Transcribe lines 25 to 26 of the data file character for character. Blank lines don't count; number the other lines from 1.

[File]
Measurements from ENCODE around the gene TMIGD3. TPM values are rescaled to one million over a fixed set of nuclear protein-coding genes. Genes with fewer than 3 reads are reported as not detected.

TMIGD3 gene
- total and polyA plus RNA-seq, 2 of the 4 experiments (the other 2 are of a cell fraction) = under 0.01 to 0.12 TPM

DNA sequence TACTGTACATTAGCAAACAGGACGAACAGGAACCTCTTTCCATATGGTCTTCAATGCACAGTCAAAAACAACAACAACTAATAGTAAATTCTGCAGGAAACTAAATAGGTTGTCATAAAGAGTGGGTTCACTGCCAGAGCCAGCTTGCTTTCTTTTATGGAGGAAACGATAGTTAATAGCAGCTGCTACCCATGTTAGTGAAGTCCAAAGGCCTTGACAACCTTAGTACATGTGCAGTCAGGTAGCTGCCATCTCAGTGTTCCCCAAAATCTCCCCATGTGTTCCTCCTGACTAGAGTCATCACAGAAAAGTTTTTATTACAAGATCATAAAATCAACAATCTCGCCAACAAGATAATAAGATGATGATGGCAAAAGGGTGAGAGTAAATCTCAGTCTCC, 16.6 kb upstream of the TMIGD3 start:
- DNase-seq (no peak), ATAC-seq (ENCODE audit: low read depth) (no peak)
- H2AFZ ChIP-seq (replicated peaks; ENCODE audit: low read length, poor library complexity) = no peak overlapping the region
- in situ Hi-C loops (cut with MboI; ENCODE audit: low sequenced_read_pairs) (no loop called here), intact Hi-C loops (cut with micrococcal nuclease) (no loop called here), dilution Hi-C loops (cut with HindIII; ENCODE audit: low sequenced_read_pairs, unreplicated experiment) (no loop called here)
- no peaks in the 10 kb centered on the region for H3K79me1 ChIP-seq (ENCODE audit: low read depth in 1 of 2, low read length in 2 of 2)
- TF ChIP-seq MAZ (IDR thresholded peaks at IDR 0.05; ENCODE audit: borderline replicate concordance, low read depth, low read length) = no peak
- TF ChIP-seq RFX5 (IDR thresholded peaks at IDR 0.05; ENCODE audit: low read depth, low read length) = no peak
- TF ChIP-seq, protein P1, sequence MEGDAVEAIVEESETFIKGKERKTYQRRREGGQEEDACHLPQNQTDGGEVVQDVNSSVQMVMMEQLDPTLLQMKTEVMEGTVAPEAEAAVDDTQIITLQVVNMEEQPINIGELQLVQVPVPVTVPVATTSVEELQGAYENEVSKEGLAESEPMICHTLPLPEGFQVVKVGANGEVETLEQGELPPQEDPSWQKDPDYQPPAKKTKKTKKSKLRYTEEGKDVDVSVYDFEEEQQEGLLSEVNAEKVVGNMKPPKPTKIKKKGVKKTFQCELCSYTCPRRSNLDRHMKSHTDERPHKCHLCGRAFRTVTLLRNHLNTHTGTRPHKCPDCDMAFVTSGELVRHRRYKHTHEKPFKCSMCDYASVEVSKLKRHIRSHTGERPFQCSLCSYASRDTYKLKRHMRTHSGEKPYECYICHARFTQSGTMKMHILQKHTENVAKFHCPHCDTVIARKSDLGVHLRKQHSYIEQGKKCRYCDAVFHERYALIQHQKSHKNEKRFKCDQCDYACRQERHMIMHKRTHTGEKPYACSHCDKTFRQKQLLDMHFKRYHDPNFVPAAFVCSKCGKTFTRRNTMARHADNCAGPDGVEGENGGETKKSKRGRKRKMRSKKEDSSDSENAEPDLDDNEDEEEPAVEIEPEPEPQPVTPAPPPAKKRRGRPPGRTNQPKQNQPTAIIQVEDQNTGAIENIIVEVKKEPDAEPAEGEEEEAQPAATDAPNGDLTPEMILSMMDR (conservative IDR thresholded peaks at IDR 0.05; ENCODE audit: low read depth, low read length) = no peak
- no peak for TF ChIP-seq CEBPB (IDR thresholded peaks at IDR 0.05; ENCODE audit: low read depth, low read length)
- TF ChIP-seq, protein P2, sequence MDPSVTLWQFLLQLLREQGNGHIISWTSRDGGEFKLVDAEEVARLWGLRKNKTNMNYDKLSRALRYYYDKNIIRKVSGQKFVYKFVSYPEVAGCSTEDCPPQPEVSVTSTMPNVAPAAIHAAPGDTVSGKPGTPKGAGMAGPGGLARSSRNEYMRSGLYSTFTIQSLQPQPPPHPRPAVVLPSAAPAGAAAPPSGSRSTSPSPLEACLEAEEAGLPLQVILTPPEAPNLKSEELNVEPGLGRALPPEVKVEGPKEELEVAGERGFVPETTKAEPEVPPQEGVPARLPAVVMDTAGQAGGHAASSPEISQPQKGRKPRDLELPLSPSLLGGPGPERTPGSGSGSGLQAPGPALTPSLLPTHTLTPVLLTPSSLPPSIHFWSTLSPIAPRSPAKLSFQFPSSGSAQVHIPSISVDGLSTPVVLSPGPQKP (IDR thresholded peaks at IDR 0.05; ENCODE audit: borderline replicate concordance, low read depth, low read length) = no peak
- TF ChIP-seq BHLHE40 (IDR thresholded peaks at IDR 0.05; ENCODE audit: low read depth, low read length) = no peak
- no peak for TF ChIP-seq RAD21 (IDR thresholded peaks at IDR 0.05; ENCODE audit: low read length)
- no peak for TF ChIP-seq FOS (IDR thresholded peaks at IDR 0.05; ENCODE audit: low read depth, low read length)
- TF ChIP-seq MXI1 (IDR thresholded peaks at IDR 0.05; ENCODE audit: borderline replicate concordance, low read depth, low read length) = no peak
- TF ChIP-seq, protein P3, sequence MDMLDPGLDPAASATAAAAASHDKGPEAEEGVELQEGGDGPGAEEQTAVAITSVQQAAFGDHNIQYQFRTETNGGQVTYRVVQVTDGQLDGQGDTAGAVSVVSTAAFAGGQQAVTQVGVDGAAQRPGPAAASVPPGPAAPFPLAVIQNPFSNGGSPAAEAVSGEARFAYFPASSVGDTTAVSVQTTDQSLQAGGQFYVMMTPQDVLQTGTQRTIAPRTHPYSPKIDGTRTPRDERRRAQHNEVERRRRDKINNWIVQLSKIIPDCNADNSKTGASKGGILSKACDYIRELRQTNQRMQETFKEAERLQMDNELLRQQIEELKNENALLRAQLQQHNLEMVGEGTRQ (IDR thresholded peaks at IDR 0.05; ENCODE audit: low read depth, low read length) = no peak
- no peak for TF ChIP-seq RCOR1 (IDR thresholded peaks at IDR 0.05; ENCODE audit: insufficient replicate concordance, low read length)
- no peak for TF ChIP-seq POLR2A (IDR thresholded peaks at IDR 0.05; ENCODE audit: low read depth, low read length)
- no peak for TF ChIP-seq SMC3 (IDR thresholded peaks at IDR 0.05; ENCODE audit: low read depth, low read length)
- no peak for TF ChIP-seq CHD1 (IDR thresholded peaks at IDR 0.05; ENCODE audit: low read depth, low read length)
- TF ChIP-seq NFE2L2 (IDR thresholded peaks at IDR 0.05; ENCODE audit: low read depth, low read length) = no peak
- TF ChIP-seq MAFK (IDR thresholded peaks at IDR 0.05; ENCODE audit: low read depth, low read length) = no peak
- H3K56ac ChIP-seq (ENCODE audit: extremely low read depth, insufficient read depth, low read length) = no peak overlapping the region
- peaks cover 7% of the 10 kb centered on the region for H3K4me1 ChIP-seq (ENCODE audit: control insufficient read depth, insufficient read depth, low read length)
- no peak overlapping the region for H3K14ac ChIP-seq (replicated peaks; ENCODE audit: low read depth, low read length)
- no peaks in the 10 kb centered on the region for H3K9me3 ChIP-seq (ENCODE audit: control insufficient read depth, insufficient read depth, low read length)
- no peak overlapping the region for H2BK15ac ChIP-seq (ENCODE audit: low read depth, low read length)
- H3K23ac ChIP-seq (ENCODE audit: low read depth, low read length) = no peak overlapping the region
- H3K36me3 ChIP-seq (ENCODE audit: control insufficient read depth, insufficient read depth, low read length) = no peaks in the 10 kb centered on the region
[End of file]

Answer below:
- H3K56ac ChIP-seq (ENCODE audit: extremely low read depth, insufficient read depth, low read length) = no peak overlapping the region
- peaks cover 7% of the 10 kb centered on the region for H3K4me1 ChIP-seq (ENCODE audit: control insufficient read depth, insufficient read depth, low read length)